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Hi all,
Hoping someone can help me learn here. This may be a dumb question, but thanks for any guidance...I don't have experience buying individual bonds.

Please correct any and all incorrect statements here, even before I pose the question.


So a bond is initially issued at a par value with an interest rate coupon. If one buys that bond when issued, they pay par, and get that interest rate until the bond comes due (or is called early). As the interest rate markets move, the bonds value can go up and down, and the corresponding interest rate would move inversely. Regardless, if the buyer just holds until it's due, they get their full investment back when it's called, and have collected the initial coupon rate along the way.
But if one were to buy the bond later on, after some of this movement, they buy it on the secondary market and pay current face value. Let's say par value was $100, and the price has gone up so one has to pay $110. If the initial coupon was at 5%, the new 'yield to maturity' for the person paying $110 would be 4.5%, correct? When the bond comes due, does that investor get back their initial investment (at the $110 price) or do they get paid back at par value, and thus also lose 10% of their initial capital investment?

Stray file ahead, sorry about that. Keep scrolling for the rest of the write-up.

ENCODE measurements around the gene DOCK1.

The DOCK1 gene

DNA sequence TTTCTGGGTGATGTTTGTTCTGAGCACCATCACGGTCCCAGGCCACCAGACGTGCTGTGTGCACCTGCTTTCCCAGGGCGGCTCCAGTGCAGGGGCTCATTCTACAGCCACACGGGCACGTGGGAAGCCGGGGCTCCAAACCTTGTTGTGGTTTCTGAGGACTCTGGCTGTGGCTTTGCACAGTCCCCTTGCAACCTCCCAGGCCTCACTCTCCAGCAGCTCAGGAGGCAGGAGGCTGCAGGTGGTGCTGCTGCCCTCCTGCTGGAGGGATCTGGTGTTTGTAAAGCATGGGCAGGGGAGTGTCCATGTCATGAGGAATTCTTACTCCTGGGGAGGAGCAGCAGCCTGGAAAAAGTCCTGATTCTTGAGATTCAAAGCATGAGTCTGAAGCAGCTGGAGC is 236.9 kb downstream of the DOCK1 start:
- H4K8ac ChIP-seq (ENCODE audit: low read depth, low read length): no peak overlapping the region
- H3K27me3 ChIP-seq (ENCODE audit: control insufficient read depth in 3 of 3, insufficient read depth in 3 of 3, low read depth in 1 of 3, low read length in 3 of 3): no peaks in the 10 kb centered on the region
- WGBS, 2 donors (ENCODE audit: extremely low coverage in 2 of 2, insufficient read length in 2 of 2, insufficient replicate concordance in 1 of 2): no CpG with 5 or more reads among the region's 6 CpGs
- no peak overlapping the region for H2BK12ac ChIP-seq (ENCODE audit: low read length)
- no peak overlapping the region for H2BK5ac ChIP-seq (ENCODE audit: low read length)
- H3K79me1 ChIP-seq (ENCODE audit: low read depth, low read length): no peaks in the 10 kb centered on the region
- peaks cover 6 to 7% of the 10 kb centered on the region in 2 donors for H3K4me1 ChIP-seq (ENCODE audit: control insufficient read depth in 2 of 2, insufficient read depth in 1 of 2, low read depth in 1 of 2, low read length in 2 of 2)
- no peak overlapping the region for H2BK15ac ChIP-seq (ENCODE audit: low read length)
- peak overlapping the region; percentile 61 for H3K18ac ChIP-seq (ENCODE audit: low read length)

I assume the latter (because why would a bond issuer be responsible for paying back the higher value), and if that's the case, the investor has to go into that investment knowing their yield is lower and also calculating in the capital loss at the end, correct? Or does the 'yield to maturity' figure include that capital loss in the calculation?

Thanks for any help!

Howard
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